“It has been my experience, and what I have seen in a proposal, is that the service provider will hire as many current employees as possible,” said Hogan. “The provider would hire existing employees to maximize their chance of success in providing high quality service with people that are familiar with the job.”

Some parents at the meeting expressed concern that outsourced employees may not have the same dedication as employees who work directly for the school.

“Out custodian volunteers to dress up as Santa Claus, and our secretary runs our Halloween carnival,” said Stephanie Bothell, a parent with children at West Elementary. “They do these extra things without being paid for them.” The district has other issues to work on before entertaining thoughts of something like outsourcing, according to Taylor.

“The thing I’ve found out from this process and the calls I have received is that we have a problem with trust,” said Taylor. “It starts with the board, people don’t believe me, the board, the superintendent, or the people at the district office. We need to work on morale, accountability, and trust. And it needs to start right here.”

Superintendent Terry Linares for the Tooele County School District, was passionate in her support for the district’s classified staff.

“If we did a study, I bet we could show that we get more for our money from our staff than any management company could. I don’t have any figures, but that is my gut feeling,” she said. “I don’t support outsourcing, but I do support looking at ways to save money. We have saved nearly $11 million in the last four years. We do owe it to the students and our taxpayers to look at every possible avenue to save money.”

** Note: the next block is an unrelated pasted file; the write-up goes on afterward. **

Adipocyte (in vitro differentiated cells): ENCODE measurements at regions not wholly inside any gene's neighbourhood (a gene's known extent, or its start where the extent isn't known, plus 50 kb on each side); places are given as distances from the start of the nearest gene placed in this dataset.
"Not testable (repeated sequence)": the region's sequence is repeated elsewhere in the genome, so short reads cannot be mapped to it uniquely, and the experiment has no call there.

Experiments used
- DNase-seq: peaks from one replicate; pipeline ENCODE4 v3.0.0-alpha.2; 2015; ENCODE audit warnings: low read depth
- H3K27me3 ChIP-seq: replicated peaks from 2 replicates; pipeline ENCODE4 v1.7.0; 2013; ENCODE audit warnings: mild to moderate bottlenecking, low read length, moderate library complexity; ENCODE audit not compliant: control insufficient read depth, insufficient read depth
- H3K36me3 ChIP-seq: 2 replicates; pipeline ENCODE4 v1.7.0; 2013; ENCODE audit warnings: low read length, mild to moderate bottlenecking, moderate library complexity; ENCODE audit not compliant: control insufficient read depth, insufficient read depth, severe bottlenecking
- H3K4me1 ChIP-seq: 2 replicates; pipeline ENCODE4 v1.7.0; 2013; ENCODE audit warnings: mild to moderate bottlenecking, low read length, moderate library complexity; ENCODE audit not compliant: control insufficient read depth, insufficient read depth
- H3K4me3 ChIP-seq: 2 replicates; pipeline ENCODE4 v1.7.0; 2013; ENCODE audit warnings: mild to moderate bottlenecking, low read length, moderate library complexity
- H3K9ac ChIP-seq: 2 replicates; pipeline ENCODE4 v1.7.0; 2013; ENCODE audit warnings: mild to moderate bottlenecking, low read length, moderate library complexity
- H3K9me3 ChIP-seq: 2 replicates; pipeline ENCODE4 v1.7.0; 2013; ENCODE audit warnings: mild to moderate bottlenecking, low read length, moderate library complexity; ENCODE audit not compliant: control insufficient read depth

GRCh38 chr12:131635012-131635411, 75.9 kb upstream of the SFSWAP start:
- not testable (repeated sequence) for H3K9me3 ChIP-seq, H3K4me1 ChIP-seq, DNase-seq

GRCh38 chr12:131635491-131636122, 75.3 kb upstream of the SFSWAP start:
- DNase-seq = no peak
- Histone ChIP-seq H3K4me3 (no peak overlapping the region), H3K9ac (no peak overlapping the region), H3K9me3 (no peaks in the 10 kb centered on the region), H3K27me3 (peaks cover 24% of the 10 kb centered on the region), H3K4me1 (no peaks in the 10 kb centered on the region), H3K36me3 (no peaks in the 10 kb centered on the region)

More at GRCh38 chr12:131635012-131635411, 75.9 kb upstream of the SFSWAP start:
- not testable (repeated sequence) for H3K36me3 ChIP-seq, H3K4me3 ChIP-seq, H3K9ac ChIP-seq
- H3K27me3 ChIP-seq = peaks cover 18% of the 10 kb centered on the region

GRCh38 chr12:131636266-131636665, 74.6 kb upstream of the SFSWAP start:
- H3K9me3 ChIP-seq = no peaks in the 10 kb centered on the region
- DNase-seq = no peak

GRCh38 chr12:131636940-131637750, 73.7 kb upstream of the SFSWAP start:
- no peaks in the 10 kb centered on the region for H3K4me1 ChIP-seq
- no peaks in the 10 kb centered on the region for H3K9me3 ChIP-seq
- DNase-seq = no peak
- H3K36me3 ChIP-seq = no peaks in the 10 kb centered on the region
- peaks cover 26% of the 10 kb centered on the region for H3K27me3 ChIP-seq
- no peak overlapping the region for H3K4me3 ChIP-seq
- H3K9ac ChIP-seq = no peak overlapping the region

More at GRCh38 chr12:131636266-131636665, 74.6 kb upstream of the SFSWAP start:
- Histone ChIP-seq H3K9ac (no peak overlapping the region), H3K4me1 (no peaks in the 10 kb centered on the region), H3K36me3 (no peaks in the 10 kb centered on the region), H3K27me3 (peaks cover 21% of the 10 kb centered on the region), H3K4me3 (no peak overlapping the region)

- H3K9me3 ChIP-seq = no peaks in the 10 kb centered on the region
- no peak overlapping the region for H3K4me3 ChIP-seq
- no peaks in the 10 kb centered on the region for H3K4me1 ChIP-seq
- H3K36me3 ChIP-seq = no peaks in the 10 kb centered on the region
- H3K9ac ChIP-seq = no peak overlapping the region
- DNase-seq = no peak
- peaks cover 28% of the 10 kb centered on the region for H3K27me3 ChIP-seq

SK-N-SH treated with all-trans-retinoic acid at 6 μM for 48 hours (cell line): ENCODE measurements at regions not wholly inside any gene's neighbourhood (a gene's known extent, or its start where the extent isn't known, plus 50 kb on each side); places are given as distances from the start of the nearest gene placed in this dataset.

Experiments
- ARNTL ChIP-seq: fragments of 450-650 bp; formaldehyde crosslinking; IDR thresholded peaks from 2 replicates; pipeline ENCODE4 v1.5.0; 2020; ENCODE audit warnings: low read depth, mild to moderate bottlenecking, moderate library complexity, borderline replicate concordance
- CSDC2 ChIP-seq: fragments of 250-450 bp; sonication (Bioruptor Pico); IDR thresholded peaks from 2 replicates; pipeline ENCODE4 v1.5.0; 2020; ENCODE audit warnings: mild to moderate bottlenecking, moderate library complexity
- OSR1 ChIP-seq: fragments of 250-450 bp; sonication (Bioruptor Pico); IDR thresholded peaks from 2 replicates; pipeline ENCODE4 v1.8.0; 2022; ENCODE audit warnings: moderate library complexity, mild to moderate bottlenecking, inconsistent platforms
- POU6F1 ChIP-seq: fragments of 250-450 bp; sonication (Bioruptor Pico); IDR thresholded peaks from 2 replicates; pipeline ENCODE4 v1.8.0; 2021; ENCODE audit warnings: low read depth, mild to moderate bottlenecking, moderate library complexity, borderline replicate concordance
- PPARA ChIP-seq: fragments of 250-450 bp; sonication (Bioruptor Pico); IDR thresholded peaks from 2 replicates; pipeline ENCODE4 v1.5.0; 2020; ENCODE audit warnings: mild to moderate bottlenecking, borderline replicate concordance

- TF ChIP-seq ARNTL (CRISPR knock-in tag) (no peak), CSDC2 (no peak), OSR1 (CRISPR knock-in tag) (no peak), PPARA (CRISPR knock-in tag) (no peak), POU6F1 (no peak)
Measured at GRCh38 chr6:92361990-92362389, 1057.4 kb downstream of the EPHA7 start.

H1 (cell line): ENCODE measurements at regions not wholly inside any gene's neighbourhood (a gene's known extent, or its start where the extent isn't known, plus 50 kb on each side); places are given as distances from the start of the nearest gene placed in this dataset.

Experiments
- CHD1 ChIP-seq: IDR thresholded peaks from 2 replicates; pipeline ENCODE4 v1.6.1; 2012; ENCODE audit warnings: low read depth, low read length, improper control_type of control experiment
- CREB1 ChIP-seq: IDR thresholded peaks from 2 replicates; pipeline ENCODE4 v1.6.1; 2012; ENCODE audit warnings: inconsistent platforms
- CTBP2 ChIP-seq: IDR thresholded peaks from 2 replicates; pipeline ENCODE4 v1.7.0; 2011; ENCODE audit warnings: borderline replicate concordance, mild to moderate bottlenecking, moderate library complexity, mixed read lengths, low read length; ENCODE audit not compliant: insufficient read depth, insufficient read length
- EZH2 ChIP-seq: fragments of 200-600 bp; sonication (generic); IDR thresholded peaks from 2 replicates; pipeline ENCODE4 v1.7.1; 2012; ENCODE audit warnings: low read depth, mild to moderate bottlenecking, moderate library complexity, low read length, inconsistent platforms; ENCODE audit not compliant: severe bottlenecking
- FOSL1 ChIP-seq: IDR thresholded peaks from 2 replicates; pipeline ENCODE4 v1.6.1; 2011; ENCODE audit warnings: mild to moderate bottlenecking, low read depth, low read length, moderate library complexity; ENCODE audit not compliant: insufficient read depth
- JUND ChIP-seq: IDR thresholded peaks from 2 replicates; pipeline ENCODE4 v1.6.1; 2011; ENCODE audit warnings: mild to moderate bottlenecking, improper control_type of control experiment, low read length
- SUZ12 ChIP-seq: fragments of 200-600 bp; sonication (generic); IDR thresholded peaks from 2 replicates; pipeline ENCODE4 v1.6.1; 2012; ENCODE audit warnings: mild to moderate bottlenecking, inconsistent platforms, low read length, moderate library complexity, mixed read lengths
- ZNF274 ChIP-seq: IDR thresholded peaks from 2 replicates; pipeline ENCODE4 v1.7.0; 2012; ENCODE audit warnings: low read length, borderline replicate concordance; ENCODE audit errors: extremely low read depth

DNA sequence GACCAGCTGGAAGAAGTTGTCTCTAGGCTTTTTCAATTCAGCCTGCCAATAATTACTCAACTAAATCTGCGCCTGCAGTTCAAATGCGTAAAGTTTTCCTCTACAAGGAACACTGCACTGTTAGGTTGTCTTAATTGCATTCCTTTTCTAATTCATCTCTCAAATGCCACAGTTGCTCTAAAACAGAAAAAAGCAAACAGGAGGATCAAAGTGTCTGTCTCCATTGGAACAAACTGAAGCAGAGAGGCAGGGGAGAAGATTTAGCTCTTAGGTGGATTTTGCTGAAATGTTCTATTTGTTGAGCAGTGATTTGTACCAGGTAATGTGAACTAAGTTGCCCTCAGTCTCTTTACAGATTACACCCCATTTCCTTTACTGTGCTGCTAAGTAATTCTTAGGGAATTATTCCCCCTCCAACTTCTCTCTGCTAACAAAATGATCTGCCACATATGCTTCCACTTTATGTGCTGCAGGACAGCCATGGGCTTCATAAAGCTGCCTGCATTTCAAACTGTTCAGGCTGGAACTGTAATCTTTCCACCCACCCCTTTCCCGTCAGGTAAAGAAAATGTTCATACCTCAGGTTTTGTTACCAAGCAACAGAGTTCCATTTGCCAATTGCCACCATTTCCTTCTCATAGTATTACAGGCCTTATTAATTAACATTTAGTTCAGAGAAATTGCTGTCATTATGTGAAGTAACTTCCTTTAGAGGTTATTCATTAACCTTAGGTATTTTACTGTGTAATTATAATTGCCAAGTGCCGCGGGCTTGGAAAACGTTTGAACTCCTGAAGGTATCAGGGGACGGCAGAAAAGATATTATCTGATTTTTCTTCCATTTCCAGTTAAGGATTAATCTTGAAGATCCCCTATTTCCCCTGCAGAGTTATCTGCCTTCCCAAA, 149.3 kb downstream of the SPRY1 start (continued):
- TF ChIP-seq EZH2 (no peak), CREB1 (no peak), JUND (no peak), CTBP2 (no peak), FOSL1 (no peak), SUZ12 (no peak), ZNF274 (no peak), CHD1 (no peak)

Tracy Shaw, a Tooele City resident, called Hogan’s idea a bold approach.

“It is wonderful to see the school board exploring new ideas,” said Shaw. “I’m not for or against the idea, but it is something that should at least be looked at.”

Maresa Manzione, school board president, closed the discussion by informing the audience that the agenda item did not call for a motion or a vote, just the presentation of information.

“The idea will be on the table as we go forward,” said Manzione. “If there is a case where it seems like it is feasible, we for sure want to study that item. To do a study on an outsourcing idea would take more than a half hour presentation. It would take an investigation with a committee and public input.”

“Last year I voted for a tax increase because I truly believed that it was the only option we had,” said Hogan. “I can’t say that any more. If it comes to the point that we need a new tax increase and we have not looked at this, I will not be able to vote for a tax increase. My message is just that it should be looked at.”

Tim Gillie

Staff Writer at Tooele Transcript Bulletin
Tim covers education, Tooele City government, business, real estate, politics and the state Legislature. He became a journalist after a long career as an executive with the Boy Scouts of America. Tim is a native of Washington state and a graduate of Central Washington University.